When you’re a bit more senior at a large bank and have worked there for 5+ years, it becomes easier to just tell your boss “hey, I’m not coming in the Friday before Labor Day” or “have to run out a bit early next Friday.” When you’re an analyst, however, this is not the case. Or at least it definitely wasn’t where I worked! There was one Friday over the summer that we just had to go out. The office was dead quiet, there was no work left to do, and all we wanted was to be out and about enjoying summer like our non-finance friends. We knew there would be a strategy required to pull this off.
I remember pulling up all the calendars we had access to, to find out when the people we worked for would be “busy” or leaving early. We got to know all of the cues. A “HOLD” on our bosses’ calendar from 4pm – 5pm probably meant he was leaving at 3:45 for the day. We got to know all of the acronyms for their children’s schools and “extracurricular” activities, and had a good pulse on when someone was “taking a call from the road.” 3pm seemed clear. One boss had the code on his calendar for his personal trainer so we knew he wouldn’t be sending emails, and another was catching a 4pm flight. We knew she wouldn’t want to be sending emails while dealing with her children on the security line. A third boss (we worked for like ten people) abruptly called in sick that morning and seemed to not want to be bothered.
We couldn’t possibly walk out at the same time, especially if we were carrying our bags and wearing commuting shoes. It would be too obvious. Most of the overachievers were still at the office and would have loved nothing more but to bust our plan and rat us out.
Our strategy went as follows:
- Step 1 – Determine optimal time (3pm, DONE)
- Step 2 – Take bags out with us to pick up lunch. Nobody would ever suspect we’d leave that early. On the way back from lunch, casually drop belongings in a closet on another floor. This step is critical.
- Step 3 – One of us steps away to take a “personal phone call.” The other waits 5 minutes and then casually mentions a planned coffee downstairs to those around.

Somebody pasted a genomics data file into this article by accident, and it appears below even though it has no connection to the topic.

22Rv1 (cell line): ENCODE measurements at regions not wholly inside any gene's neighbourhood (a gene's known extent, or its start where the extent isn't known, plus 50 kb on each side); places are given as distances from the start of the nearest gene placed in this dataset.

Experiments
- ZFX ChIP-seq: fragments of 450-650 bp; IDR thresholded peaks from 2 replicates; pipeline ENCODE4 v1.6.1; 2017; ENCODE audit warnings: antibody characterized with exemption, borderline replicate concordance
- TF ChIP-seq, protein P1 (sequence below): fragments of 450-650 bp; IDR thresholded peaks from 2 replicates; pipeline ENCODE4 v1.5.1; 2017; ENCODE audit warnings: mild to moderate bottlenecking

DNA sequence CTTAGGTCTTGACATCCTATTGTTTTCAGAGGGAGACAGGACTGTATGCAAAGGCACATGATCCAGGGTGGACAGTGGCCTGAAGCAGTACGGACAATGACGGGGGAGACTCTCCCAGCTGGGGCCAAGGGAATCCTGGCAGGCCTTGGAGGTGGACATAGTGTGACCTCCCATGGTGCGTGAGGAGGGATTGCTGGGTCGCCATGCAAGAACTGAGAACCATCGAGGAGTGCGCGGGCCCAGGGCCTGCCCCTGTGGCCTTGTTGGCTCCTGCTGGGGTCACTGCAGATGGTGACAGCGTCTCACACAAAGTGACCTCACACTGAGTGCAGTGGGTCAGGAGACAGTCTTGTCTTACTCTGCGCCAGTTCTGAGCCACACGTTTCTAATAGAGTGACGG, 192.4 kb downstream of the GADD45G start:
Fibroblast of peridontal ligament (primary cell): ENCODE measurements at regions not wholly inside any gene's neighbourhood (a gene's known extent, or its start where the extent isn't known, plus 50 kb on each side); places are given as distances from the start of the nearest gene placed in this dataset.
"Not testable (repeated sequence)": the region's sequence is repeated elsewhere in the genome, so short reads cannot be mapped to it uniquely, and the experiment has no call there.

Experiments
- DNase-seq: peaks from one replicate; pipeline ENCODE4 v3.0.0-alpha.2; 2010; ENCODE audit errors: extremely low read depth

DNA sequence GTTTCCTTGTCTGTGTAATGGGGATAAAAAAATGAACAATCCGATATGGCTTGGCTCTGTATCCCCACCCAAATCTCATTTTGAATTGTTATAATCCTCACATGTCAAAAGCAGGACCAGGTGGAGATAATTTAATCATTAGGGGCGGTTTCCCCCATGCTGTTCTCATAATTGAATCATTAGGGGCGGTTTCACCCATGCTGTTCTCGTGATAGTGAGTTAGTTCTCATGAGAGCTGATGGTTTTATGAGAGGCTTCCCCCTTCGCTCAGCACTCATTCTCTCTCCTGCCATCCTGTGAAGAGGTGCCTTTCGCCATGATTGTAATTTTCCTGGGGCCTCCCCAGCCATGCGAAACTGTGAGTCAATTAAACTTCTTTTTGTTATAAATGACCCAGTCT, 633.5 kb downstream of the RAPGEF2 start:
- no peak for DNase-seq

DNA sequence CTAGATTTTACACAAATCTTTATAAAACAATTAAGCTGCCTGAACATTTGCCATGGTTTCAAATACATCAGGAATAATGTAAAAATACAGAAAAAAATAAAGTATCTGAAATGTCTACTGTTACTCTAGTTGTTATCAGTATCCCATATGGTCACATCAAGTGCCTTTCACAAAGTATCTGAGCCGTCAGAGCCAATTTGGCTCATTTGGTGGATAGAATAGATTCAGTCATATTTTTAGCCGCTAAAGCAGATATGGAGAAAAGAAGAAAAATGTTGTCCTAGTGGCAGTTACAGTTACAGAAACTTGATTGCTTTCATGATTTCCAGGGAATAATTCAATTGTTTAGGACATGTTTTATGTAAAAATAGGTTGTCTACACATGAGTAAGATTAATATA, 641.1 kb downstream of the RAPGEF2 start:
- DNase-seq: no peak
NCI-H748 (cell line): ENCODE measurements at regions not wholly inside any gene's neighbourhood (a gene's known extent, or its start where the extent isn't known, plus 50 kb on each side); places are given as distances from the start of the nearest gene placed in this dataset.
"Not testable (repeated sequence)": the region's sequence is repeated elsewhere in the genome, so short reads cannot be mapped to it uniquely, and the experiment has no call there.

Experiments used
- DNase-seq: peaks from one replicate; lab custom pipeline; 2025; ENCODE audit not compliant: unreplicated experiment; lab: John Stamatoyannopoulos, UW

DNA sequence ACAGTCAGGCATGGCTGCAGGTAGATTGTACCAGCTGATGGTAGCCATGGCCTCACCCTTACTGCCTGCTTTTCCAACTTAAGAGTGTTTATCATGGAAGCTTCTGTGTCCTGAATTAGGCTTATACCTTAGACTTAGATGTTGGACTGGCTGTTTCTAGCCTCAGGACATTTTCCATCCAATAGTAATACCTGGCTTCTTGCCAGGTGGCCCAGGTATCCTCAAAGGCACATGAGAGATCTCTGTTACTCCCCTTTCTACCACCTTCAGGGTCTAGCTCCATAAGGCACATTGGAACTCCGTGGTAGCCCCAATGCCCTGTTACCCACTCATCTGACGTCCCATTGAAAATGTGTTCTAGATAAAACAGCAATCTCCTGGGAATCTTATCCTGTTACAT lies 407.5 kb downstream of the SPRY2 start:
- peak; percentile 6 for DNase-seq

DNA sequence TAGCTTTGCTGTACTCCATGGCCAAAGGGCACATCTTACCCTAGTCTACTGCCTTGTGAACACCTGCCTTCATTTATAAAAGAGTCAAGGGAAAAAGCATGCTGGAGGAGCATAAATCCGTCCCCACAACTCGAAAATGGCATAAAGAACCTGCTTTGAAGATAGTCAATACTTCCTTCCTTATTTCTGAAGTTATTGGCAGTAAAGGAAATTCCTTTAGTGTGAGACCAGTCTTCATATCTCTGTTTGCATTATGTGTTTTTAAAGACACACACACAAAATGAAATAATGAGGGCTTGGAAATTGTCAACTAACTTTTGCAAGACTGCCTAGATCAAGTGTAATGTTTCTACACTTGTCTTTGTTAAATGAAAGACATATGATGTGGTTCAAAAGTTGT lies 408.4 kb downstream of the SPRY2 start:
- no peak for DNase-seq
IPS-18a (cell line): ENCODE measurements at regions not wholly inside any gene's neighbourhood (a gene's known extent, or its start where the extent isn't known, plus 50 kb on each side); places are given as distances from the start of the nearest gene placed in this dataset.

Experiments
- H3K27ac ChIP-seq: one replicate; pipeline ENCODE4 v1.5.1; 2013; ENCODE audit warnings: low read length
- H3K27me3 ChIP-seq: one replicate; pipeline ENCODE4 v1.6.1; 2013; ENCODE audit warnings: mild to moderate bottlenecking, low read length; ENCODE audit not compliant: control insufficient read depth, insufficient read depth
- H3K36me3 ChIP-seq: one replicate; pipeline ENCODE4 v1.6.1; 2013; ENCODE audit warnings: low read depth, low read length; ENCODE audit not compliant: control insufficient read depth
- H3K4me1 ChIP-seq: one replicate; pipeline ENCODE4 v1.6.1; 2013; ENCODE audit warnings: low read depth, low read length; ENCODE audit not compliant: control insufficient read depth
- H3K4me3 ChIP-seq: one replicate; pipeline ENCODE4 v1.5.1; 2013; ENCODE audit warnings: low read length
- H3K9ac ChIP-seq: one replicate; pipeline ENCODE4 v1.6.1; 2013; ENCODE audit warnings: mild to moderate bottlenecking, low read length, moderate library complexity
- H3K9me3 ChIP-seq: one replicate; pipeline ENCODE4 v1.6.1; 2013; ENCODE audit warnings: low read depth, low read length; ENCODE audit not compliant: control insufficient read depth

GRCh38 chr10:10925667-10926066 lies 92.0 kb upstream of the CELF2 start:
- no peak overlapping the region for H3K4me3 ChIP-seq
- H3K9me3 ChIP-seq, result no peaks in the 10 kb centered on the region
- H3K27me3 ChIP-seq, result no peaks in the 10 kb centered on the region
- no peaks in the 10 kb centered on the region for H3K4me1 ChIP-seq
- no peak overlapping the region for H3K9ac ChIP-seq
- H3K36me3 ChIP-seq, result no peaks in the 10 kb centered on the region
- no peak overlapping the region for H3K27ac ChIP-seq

- Step 4 – Meet on the floor where the bags and shoes are stashed. Grab belongings.
- Step 5 – Our building had a maze of elevator banks. Getting caught in the elevator would ruin the plan. Take stairs up to access a different elevator bank that nobody in our line of business uses. Ride the elevator down from there.
- Step 6 – Pray that nobody runs into us in the lobby.
Our masterminded plan should have worked like a charm — but didn’t. I guess karma is a you know what…
Here’s where we failed miserably:
- Problem 1 – One of our (many bosses) who we thought had a meeting outside of the office was actually in a meeting on the floor where we stashed our belongings. “Hey girls! What are you possibly doing on this floor??” Awkward.
- Problem 2 – Instead of turning around after one run in – we continued. Up the stairs, around to the other elevator bank and down to the lobby level. Almost out of the building and BAM! As we were exiting the turn-style to leave the building, our analyst manager was coming in. “Could you believe I was so silly and left my phone at my desk!?” WE WERED SCREWED, but there was no turning back at that point.
- Problem 3 – We made the decision to walk over to a department store a few blocks away, because why not, we escaped early… and BAM! Our bosses’ BOSS (who we were certain was with his personal trainer for the record) walked RIGHT BY US. RIGHT IN FRONT OF THE DEPARTMENT STORE. “Have a good weekend ladies….” Ugh.
What are the takeaways here?
- Work really hard, so when you have incidents like these people laugh instead of thinking you’re an absolute disaster. You definitely can’t get away with things like this on the regular.
- Have fun. You may be an analyst at a bank working endless hours a week, but find people who make you laugh.
- You always get caught. So don’t do anything that you couldn’t stand getting caught doing.